Not just the vastness but also the profit margins make the United States arguably the most important olive-oil market in the world, Spanish-based olive oil giant Deoleo says in a new report.

Deoleo said olive oil markets are usually high profit, low consumption or high consumption, low profit but in the U.S., both the market and unit profit margins are big.

“In contrast with (U.S.) retail prices of over $8/liter, in Italy prices are around €4/liter and in Spain, €3/liter,” Deoleo said in its 2013/14 annual report. The main reason is North American retail margins are very high, while in Spain olive oil is often used as a loss leader “which is extremely destructive for the category.”

The U.S. market is thus crucial because the profit there, apart from providing an outlet for production, helps finance development, innovation, and marketing which have a flow-on effect throughout the value chain, it said.

Half the olive oil really Spanish

If focusing on the areas where olive oil consumption is concentrated the U.S. – the east coast, west coast, Texas and around Chicago – “the per capita consumption in value is close to that of the traditional oil-consuming countries.”

While on paper Spain provides under a quarter of the about 300,000 tons of olive oil the U.S. market imports annually, when taking into account the level of processing, packaging and re-exportation of Spanish olive oil by Italy, Spain supplies about half of all olive oil consumed in America, Deoleo said, “so any fall in consumption would have a big impact on its ability to market national production.”

Challenges and opportunities in the U.S. olive oil market

In its analysis of the “challenges, opportunities and future threats” of the U.S. olive oil market, Deoleo said these fall into two categories: factors related to the development and eventual maturity of the market; and those connected with a lobby group driving the agenda there.

It said growth is starting to slow and consumption to even fall in certain periods, namely when prices rise abruptly. It’s thus important to:

– understand how American consumers perceive the product, its use and culinary features compared to other types of oils and fats;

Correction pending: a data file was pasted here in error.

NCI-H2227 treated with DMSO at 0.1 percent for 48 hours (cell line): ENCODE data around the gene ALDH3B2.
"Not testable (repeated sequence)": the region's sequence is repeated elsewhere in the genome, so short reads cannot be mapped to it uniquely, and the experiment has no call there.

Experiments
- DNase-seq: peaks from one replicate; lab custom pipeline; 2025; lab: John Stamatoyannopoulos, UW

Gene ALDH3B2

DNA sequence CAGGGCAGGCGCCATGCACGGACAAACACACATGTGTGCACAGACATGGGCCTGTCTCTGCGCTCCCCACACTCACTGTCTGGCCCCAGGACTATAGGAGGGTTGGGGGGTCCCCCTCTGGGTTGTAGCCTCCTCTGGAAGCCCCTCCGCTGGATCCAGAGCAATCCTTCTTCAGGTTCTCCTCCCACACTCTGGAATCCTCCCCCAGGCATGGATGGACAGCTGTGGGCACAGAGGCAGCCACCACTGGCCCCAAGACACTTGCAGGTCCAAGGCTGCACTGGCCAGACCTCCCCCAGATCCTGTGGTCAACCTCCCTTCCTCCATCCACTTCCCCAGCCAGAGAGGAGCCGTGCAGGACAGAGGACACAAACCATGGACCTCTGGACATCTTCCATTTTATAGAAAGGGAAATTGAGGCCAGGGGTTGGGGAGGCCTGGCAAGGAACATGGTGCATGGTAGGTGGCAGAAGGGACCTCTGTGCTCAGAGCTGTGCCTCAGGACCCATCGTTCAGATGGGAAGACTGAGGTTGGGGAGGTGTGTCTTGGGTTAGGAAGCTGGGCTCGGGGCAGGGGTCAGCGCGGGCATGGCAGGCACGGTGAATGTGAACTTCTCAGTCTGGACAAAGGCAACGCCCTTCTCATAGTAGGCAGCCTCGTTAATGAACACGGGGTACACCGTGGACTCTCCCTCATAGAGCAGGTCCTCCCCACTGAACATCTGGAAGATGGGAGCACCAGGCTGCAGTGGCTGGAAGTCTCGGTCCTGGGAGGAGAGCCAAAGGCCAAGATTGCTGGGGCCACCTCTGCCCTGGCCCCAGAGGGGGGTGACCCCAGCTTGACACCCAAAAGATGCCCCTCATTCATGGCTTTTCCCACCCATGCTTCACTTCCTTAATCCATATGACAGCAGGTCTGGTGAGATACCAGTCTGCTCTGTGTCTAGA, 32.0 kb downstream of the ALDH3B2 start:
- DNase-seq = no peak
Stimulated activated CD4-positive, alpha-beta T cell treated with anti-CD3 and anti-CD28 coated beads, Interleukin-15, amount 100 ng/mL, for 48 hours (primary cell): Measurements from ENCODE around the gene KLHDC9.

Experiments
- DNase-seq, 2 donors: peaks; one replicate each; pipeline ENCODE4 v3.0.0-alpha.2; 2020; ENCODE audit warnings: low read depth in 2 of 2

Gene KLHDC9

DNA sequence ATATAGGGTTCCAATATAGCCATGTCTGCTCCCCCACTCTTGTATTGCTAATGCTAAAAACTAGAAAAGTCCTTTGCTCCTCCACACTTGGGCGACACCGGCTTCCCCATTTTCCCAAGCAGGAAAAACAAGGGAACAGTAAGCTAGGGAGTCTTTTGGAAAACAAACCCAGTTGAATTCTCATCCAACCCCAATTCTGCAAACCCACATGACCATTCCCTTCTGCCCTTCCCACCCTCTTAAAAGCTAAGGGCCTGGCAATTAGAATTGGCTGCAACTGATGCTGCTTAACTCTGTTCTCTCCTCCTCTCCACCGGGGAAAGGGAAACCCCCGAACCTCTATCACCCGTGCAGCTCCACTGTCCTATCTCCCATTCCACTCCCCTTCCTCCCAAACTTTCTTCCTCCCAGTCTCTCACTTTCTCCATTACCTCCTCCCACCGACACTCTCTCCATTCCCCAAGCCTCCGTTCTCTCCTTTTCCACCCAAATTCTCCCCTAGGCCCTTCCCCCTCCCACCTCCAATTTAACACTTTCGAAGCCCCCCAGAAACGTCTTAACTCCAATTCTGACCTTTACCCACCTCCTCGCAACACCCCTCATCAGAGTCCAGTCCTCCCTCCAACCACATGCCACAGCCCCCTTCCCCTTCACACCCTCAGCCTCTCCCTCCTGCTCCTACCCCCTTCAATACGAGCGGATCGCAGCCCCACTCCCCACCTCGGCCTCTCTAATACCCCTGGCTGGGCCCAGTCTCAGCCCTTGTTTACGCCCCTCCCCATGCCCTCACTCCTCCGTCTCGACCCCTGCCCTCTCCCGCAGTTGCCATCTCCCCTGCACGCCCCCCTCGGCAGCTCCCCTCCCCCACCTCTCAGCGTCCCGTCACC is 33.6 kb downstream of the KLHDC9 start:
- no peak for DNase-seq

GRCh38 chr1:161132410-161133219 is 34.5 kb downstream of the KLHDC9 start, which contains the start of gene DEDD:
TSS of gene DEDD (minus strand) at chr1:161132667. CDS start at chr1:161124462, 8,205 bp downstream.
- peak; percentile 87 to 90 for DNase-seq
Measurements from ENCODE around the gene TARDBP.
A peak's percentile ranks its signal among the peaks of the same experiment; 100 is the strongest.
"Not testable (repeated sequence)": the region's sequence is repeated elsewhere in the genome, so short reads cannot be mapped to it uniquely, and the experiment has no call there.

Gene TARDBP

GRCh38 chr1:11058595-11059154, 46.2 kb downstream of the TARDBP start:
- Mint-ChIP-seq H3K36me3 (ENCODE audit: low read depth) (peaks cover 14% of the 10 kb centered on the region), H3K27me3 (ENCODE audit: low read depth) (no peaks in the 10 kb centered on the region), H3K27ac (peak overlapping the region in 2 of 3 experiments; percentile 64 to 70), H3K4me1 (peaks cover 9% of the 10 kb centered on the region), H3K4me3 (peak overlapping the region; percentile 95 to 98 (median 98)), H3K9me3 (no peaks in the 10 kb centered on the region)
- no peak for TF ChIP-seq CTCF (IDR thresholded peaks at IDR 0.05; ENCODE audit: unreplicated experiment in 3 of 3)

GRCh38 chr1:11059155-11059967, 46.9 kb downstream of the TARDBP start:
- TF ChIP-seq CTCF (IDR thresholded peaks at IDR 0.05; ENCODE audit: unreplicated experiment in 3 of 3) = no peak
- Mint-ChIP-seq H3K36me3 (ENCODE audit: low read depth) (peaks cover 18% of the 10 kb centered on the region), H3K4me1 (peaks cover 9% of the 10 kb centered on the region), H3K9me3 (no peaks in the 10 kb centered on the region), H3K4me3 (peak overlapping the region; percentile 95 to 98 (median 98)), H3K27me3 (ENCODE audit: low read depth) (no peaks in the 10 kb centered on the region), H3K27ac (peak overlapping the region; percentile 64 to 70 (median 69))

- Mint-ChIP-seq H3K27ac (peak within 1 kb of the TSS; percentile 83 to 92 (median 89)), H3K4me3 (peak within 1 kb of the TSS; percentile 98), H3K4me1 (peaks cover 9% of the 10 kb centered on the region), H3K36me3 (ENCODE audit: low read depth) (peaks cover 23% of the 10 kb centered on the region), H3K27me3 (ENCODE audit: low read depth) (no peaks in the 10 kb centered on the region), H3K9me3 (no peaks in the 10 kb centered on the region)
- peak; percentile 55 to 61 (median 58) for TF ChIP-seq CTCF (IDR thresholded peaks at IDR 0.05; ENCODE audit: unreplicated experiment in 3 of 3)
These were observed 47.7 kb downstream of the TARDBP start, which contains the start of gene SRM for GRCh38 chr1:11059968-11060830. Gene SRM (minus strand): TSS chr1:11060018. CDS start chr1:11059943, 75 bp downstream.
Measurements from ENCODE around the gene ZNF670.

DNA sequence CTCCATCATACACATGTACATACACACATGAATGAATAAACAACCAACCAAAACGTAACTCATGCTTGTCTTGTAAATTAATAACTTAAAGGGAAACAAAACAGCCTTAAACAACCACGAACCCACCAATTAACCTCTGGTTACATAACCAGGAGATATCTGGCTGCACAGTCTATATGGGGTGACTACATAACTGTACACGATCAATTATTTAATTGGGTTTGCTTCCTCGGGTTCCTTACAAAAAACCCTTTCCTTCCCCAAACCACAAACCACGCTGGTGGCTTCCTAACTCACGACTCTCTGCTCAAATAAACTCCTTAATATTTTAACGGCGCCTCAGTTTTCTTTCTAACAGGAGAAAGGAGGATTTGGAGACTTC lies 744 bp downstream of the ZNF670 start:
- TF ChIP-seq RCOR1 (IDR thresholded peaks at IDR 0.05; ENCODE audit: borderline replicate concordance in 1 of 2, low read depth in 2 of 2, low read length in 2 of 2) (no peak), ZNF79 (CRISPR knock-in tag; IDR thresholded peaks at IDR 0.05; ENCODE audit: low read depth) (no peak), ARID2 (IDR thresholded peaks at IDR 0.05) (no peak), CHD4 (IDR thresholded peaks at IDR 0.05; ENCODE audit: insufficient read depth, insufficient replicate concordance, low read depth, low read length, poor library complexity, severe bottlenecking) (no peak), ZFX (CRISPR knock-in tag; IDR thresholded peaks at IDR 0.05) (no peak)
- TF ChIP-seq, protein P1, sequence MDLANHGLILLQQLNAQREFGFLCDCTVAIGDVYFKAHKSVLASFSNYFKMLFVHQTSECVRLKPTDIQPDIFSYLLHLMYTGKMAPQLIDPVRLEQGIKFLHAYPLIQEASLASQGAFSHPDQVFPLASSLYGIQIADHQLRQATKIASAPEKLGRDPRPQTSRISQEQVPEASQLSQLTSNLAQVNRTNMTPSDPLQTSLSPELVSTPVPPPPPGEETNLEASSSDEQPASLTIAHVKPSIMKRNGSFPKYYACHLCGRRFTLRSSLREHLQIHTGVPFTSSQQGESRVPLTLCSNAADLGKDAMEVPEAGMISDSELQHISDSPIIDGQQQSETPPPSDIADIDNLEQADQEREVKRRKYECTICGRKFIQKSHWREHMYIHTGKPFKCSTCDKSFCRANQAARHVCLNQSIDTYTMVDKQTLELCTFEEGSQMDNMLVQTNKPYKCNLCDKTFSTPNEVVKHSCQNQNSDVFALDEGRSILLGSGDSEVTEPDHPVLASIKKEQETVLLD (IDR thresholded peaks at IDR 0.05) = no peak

– heed what consumers want, without imposing “our tastes or traditions; be open to creating new categories or developments;”

– monitor channels and formats that destroy value, such as private label and club stores;

– accept that local producers will gain more shelf space and a larger share of consumer spending;

– expect a growing number of local bottlers in the U.S., meaning the applicable margin will be earned in the U.S. rather than traditional exporters;

– expect a ‘dilution’ of olive oil consumption, especially in the food service sector, given “the law does not impede, or at least not prosecute, blends of olive with other vegetable fats;”

– be aware of incorrect practices by certain operators outside the E.U., but also within it, which distort competition;

– study how other vegetable oils are championing health benefits which till now were key to growth in the olive oil category, especially recent moves in the canola (rapeseed) and corn oil sectors, “both with significant nutritional and health value, and which aim to compare themselves favorably against olive oil.”

Lobby group seen as threat

Though it didn’t name it, Deoleo took a swipe at what it described as “a local lobby sponsored mainly by Spanish investors, which developed an olive farm in north California with ROI expectations that are unlikely to be met, considering the excessive investment made.”

These investors are seeking higher prices for olive oil and accuse Spanish exporters of fraud, adulteration, dumping and government subsidies, while also pushing for a non-IOC (International Olive Council) trade standard, import barriers and the denigration of olive oils from traditional producers, it claimed.

The resulting consumer uncertainty and other effects have aided other vegetable oils, “which are enjoying growth that was previously characteristic of olive oil.”

Conclusions: room for growth in the North American market

The U.S. market is ready to buy more olive oil, it’s just a matter of knowing how to achieve this, such as finding new ways and times for consumers to use it, promoting it as a substitute for less healthy or tasty oils, improving distribution, and getting new consumers to not only try it but come back for more, Deoleo said.

“It’s a question of building markets, not just placing volume. The producers, the entire chain, must be responsible and work on improving the quality and competitiveness of our oils…but we must also point out the ‘black sheep’, the minority who give the entire sector a bad name.”

“The U.S. is the land of opportunities, but it is also a cruel market for those who are not prepared to fight,” it said.

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